Jennie and Sean's Story

Many people who become foster parents are surprised how much they learn during the process, whether it's about their own family or how opening their home and heart can impact another family and child.

Here's one family's reflection on their original view of foster care and how it evolved along the way. Their journey eventually led them to foster and adopt two very special boys!

Jennie and Sean's Story

Why did we become a foster family?  Honestly? We started the process for selfish reasons at first. We wanted to grow our family, we wanted more children.  We had adopted once before and knew we were called to be adoptive parents; we have a heart for adoption.  We wanted to foster a healthy child, preferably a baby who needed a home, who we could eventually adopt.  Then we were slapped in the face with reality.  And the reality is that our hearts were changed…they were broken.  We were presented in training with the need that exists, and with more than just statistics, with real life stories…heartbreaking stories and also stories of hope and redemption.  These stories, these realities, they made us different people; they made us not only want to become a foster family, but made us realize that we needed to.  We couldn’t turn back because the situation was likely not going to be the easy process where we would save a little baby like many hope it will be.  It is far from that.  It is so much more.  And the rewards…well, they have been beyond words.  I couldn’t write the appropriate words that would do justice to what wonderful blessings taking this path has provided us with.

Jennie and Sean's family with a new forever family photo on Adoption Day!

Becoming a foster family and eventually adopting 2 more sons through the process has blessed us in ways we could have never dreamed.  No, we didn’t get the perfectly healthy babies we had originally dreamed about in our minds.  Rather, we fostered and adopted a perfectly incredible 1 and 3 year old who we now are beyond honored to call our sons…forever.  They ARE perfect, they ARE “our babies”, and they ARE our sons…forever.  Cason came to us with needs beyond anything we could have ever dreamed we were capable of dealing with and yet he has shown us that we actually NEEDED him.  And Wesley came to us only a few weeks after that with a whole different set of needs that we again never knew we would be able to handle and yet, we realized just as quickly that we were capable and that we wanted to take care of every need these boys had.  We needed them just as much as they needed us.  We needed our hearts to feel, we needed to know first-hand what was out there so that we could do our part.  It’s an honor to do our part and in the end…WE were the ones who have been blessed by these 2 perfect children for our family. It was hard; it was overwhelming, emotional, scary and stressful.  Isn’t that just what parenting is?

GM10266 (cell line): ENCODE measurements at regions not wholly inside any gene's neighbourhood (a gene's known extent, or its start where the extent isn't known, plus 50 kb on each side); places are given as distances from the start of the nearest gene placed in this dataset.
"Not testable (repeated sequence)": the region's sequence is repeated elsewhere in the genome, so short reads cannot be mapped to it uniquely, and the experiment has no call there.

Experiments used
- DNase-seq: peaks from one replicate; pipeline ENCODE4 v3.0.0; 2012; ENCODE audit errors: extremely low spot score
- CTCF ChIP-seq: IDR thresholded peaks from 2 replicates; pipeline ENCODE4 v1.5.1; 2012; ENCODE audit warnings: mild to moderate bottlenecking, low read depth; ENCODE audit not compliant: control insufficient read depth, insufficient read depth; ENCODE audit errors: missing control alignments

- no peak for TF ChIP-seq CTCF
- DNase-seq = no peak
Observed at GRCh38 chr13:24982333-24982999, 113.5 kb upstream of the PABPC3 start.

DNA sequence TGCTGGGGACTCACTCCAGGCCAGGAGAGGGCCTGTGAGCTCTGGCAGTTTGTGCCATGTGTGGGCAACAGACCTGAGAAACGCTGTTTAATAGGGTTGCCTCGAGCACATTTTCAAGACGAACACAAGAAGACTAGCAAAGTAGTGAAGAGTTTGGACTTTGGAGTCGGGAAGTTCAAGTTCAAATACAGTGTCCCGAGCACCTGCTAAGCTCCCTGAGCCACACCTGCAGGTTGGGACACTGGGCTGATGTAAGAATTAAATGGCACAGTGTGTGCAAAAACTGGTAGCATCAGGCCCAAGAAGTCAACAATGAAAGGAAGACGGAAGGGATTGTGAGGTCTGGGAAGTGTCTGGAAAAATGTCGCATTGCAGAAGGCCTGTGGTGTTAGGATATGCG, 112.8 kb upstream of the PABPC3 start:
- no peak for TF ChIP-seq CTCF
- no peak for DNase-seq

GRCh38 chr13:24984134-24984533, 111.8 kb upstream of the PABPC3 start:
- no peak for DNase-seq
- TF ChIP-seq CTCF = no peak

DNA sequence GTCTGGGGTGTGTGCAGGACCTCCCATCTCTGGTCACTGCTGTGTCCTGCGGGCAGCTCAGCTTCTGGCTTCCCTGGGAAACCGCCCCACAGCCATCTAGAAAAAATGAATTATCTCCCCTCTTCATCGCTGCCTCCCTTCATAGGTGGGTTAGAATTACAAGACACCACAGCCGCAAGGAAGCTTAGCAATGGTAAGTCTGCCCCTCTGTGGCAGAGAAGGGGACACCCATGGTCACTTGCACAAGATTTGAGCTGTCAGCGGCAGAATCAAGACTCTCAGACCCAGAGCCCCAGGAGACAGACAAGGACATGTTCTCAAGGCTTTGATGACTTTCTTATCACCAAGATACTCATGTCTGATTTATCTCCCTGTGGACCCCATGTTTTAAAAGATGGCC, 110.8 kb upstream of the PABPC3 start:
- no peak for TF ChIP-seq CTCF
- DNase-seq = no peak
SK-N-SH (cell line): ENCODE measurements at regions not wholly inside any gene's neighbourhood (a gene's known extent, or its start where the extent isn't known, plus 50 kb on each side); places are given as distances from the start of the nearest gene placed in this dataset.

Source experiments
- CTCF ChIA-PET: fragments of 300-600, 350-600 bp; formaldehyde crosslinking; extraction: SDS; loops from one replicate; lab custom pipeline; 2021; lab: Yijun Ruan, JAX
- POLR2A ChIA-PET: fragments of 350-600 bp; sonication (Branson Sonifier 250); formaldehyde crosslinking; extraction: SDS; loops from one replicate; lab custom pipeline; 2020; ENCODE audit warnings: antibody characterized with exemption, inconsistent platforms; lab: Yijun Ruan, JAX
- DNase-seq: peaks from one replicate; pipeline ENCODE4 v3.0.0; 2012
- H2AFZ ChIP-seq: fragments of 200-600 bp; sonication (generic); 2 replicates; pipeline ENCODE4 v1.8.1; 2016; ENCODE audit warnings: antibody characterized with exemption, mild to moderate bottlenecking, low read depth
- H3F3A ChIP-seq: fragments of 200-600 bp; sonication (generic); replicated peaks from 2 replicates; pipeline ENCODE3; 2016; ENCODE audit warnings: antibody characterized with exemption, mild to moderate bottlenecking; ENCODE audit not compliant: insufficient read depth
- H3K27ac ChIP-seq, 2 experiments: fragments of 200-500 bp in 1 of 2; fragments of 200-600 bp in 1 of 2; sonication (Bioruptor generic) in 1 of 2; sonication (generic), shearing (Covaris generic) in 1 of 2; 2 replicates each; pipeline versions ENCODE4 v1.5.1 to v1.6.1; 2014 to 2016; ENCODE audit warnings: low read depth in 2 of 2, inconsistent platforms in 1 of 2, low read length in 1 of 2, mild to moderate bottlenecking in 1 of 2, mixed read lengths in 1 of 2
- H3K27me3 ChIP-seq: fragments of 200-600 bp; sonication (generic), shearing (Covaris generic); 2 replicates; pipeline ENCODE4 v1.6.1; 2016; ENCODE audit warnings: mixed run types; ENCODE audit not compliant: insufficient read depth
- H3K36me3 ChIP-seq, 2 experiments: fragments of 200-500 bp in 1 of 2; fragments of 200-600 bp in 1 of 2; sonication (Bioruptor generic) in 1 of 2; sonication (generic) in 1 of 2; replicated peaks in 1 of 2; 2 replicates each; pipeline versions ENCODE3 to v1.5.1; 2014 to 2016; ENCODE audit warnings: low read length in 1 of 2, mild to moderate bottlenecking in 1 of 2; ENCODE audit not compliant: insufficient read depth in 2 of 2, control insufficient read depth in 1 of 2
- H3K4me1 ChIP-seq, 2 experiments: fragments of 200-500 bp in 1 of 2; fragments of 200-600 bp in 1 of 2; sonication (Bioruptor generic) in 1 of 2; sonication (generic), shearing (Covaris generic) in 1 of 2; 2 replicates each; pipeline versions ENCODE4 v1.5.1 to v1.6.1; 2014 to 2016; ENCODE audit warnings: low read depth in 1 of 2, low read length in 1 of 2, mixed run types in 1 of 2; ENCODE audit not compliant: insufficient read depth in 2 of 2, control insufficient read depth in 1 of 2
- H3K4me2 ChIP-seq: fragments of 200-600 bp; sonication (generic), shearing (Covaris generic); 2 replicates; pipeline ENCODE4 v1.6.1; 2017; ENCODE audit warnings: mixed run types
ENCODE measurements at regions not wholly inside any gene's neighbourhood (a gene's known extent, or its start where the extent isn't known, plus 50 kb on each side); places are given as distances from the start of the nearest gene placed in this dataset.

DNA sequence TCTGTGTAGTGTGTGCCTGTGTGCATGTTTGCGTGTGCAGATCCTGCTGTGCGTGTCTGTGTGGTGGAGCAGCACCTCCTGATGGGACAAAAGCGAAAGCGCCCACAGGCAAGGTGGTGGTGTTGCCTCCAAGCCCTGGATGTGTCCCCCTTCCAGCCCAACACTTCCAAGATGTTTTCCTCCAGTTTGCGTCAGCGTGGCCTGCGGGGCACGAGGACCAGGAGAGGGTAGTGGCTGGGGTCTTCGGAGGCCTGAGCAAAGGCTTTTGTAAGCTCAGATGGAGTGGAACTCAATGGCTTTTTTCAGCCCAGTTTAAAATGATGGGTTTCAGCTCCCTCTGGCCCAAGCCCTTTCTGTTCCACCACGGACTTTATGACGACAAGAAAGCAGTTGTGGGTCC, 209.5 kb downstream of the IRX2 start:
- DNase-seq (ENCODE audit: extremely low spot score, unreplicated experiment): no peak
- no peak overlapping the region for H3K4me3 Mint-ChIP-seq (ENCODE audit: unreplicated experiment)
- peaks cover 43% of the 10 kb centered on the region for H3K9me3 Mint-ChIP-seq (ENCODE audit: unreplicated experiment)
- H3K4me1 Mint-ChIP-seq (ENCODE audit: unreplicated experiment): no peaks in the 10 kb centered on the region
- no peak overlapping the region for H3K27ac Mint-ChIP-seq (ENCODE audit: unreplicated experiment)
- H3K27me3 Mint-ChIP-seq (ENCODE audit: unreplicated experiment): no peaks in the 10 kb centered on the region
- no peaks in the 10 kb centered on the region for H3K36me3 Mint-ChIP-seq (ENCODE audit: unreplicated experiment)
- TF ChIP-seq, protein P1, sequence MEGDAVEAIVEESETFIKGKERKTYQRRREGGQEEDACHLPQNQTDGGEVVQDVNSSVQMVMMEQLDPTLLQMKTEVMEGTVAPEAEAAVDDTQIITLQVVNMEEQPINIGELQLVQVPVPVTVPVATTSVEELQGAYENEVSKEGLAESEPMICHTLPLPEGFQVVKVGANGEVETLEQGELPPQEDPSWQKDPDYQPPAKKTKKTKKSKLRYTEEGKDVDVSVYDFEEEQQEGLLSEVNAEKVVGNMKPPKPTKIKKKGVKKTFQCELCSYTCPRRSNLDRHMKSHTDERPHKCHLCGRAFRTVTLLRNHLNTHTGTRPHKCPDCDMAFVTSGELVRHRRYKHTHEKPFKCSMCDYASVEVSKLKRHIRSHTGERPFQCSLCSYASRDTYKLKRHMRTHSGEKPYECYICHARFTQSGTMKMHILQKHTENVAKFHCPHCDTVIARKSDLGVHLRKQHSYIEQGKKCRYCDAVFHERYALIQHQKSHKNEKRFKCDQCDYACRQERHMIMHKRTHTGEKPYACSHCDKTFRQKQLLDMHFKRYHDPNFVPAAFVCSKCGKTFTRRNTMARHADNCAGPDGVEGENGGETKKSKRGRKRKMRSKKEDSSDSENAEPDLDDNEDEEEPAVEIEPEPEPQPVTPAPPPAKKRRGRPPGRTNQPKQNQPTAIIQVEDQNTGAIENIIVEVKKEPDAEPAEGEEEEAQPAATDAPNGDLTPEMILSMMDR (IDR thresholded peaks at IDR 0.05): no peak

Fostering these boys was the hardest thing our family has endured together.  It was hard on our oldest son, Tate, it was a roller coaster, I cried many nights as I worried about our boys and cried many days when I had to turn away accepting more children into our home because our plate was just too full.  I begged so many family and friends to join with us, become a foster family.  All we wanted was to see each of these children in loving wonderful homes for this trying time in their lives or even forever.  It is not an easy path to take.  It is worth it…beyond worth it.  While it was the hardest thing we have endured as a family, it was also the most rewarding thing we have endured.  It has made us stronger, it has opened our eyes and hearts to a whole new world that we are so grateful we get to be a part of.  If it was easy to feel so incredibly rewarded and blessed by something…everyone would do it.  It’s not easy, but it has provided us with a fulfillment and joy and a family that we wouldn’t have ever been able to have without it.  Becoming a foster family CREATED our family and we could never put into words how unbelievably grateful we are for that!